At 10:36 PM +0100 6/10/04, David Crocker wrote:
>I agree that converting legacy code to use one of the techniques I suggest isn't
>always going to be easy and inexpensive. My posting was aimed at those saying
>that something better than C/C++ should be used for new security-critical
>applications (which I agree is preferable), and I was pointing out that there
>are ways of using C++ so as to avoid its troublesome "array=pointer" feature.

And there are ways of using Assembly Language to avoid pitfalls that it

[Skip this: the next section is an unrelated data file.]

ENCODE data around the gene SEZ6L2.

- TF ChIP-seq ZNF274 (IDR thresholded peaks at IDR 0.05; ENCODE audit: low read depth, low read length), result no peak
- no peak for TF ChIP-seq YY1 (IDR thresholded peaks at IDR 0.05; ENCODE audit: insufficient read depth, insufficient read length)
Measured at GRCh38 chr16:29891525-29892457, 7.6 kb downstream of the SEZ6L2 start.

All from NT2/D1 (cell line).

provides.  There are ways of using horse-drawn carriages to avoid the
major reason (think street cleaning) why the automobile was embraced in
urban areas during the early part of the 20th century.

What there are _not_ are reasons for new development to cling to languages
which make flawed constructs easy for the individual programmer to misuse.

(Of course rewriting existing applications from one language to another
should only be undertaken when there are strong reasons for rewriting
in general, since the defects introduced, regardless of language, will
be many.)

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